Flying Metal Frames

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Information about Flying Metal Frames

Published on March 7, 2014

Author: SubseaTechnology



The article, which originally appeared in Underwater Magazine, details the historicity of the term "flying eyeball" to illustrate how this term came to be, and what it represents in today's ROV and deepwater realm. The article was written by Fernando Hernandez who is the subsea technical advisor for Reaching Ultra.

January • February 2014 UNDERWATER JANUARY • FEBRUARY 2014 ROV SPOTLIGHT The Official Publication of the Association of Diving Contractors International ROV SPOTLIGHT Trapped Under the Sea Mystery of the Red Lake Navy Diving News

history Flying Metal Fra BY FERNANDO HERNANDEZ, REACHING ULTRA Ty Wraps and Duct Tape: An ROV’s Backbone Prior to Work Class ROVs (WROVs) becoming a staple of deepwater operations, as highly advanced vehicles, there was a time when ROVs were held together by duct tape and tywraps (1)—an era known as the Dark Ages—composed of the late 70s and 80s. Work Class ROV (WROV) And in this era, the RCV 225 vehicle, or flying eyeball, was an active participant. If today’s generation were to see this vehicle on a Rig, it could easily be confused for the small and portable circular shaped, offshore satellites. The term/phrase flying eyeball, when used offshore—between different generations—can be equally confusing when describing a WROV, as this occurred in 2007— when we, the subsea intervention team, proposed the use of an ROV skid during operations. This resulted in a technical uproar, due to the vehicle being “tooled up”, and having limited spacing. This gave rise to the ROV crew strictly referring to it as a flying eyeball to ensure we understood said constraint. In the end, a skit was attached to complete the project. After the project’s completion, I began to implore as to why a WROV would be called a flying eyeball, when it is more akin to a flying metal frame. The more I implored, the more perplexed I became, due to the inconsistent explanations. In the pursuit of clarity, and to better The Great Crew Change The last 30 years have not been kind to the ROV market; this is especially true for the 1980s, as highlighted by Clive Furgeson’s paper published in 1990 (2): “Mid-1985 caused some reduction in exploration and drilling activity which initially was a major area of operation for ROVs… However the oil shock of 1986 shook out a lot of companies through the oil industry including many smaller ROV operators and manufacturers.” To absorb the boom and bust effects of the 80s, oil field companies, instituted layoffs and hiring freezes. The market would eventually OROV 72 UnderWater JANUARY/FEBRUARY 2014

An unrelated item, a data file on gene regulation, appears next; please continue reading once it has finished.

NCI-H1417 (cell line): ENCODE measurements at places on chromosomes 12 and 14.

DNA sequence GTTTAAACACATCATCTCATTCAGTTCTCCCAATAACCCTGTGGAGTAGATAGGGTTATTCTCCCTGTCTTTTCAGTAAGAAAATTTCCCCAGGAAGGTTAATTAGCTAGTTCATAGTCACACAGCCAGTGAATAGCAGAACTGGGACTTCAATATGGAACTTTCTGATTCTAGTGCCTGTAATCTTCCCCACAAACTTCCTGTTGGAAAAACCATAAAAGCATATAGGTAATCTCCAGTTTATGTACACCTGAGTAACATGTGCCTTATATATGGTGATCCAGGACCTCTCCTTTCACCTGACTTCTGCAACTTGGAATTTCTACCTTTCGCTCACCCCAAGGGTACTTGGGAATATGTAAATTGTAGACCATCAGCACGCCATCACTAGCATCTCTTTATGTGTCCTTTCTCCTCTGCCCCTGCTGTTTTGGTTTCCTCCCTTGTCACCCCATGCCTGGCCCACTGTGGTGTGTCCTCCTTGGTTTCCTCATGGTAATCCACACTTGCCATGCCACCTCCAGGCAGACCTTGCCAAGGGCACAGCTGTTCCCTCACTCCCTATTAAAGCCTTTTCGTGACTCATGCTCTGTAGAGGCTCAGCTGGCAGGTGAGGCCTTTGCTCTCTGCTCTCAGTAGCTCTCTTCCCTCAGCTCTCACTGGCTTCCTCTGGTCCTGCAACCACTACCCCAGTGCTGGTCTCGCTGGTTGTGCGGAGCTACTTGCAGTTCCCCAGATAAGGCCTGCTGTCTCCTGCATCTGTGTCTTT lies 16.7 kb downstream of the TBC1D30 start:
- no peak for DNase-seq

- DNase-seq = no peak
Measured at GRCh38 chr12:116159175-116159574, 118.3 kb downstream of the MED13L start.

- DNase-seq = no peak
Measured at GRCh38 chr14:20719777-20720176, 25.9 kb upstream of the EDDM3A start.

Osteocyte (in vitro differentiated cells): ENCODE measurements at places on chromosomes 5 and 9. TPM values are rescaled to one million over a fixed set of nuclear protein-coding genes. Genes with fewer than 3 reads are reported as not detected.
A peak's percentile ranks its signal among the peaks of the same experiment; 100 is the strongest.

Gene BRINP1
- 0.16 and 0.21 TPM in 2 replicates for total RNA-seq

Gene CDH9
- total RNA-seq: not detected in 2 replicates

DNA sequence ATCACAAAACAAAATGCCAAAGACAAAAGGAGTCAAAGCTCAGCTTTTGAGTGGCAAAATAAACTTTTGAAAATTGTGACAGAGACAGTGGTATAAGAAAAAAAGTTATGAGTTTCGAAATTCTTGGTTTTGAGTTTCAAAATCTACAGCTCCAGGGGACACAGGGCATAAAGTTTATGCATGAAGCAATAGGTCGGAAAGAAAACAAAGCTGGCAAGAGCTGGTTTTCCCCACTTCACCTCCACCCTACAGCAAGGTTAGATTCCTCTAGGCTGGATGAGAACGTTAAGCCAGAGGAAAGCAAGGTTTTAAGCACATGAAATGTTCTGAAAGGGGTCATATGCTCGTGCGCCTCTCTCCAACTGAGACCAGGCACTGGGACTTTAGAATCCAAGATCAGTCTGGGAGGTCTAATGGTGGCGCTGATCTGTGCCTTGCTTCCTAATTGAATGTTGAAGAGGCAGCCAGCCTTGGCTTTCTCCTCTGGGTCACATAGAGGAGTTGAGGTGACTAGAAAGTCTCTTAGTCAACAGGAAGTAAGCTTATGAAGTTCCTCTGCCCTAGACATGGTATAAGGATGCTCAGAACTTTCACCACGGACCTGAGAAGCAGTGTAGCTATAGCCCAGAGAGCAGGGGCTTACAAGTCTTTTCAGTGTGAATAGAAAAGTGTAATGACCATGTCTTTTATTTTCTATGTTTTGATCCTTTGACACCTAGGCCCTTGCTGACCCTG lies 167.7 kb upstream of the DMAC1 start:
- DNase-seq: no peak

mes Topside conditions at Ixtoc (Source: NOAA) recover, but when it did rehiring new t l t did not f ll Th result: did, hi i talent t follow. The lt a generational gap in the workforce, with fewer keepers and passers of knowledge to transmit the evolution of technology—engineering practices—and technical know-how to today’s workforce. This also applies to the understanding of language and terminology, the connecting thread of the above listed, as exemplified by the term flying eyeball. And to better understand this phrase, the Ixtoc blowout will be revisited, as this incident, gave it depth, and also introduced/ exposed it to a larger audience during the dark ages. Ixtoc The Ixtoc well, located in Campeche Bay, Mexico, was an exploratory well that succumbed to a blowout in 1979, during drilling operations, which caused the Rig to be set ablaze. Because the remnants of the downed platform, and collapsed drill pipe came to rest above the well, divers were unable to locate the subsea Blow Out Preventer (BOP), as a result the BOP could not be engaged to control the well. For this reason, submerged vehicles would bear the burden of locating the BOP. But first they would need to be deployed: this was no easy task, as topside conditions reached temperatures above 140 degrees Fahrenheit. Notwithstanding, an international team pressed forward, which included the famed blow out wrangler, Red Adair. Adair’s scope of work: kill the well. But to do this, he would rely on video feeds and robots, as highlighted by Popular Science (3): Offshore: Coining of a Term At Ixtoc, a total of 3 subsea vehicles, were used. Of these three, the RCV 225 is used interchangeably with the term of interest. Which raises an additional question: why would Adair choose to call this a flying eyeball? The RCV 225’s circular shape, and like the human eye it too is vital for viewing objects external to itself, but to do this it uses thrusters. From a coining standpoint, Adair is credited with coining the phrase flying eyeball, in an offshore context, via Joseph F. Engelberger’s book Robotics in Service (4). B t th But the reality is th t th t neither th I t blowout nor Ad i can b lit i that that ith the Ixtoc bl t Adair be credited with creating the concept of a flying eyeball: this distinction is held by Rick Griffin. Griffin created the first known illustration, when working for the Berkeley Bonaparte Agency, depicting a flying eyeball, more than 10 years before Ixtoc, by way of psychedelic posters announcing a Jimi Hendrix concert. Furthermore, this illustration continues to garner attention, due to its artistic and cultural impact, and praise, as illustrated by the Heritage Auction Company’s auction catalogue from 2010 (5): “Underground artist Rick Griffin’s most famous creation— the flying eyeball star of his legendary psychedelic poster—makes another appearance in this outstanding pencil sketch from 1967.” Present Day The phrase in question in today’s market is not used to announce concerts; instead it is used interchangeably to describe Observation Class ROVs (OROV). Comparatively, OROVs have versatility that WROV’s do not: access to highly limited and constrained areas. Their use in such settings will continue to increase, as they become more compact, and because of such features, they are occasionally used in deepwater settings, but in a limited fashion. But in regards to the future deepwater operations, WROVs will continue to exert their dominance. Works Cited 1. Held Together by Duct Tape and Tywraps. Newport, Curt. 2, Gainesville: Naylor LLC, 2013, Vol. 26. 2. Subsea Remotely Operated Vehicles to Subsea Robots. Furgeson, Clive. Melbourne: Third National Conference on Robotics, 1990. 3. Robot Subs Troubleshoot the Deep. Popular Science. 6, Winter Park: Bonnier Corporation, 1981, Vol. 219. 4. Engelberger, Joseph F. Robotics in Service. Cambridge: MIT Press, 1989. 0262050420. 5. Heritage Auctions Inc. Heritage Signature Auction #7027. Dallas: s.n., 2010. ■ UnderWater 73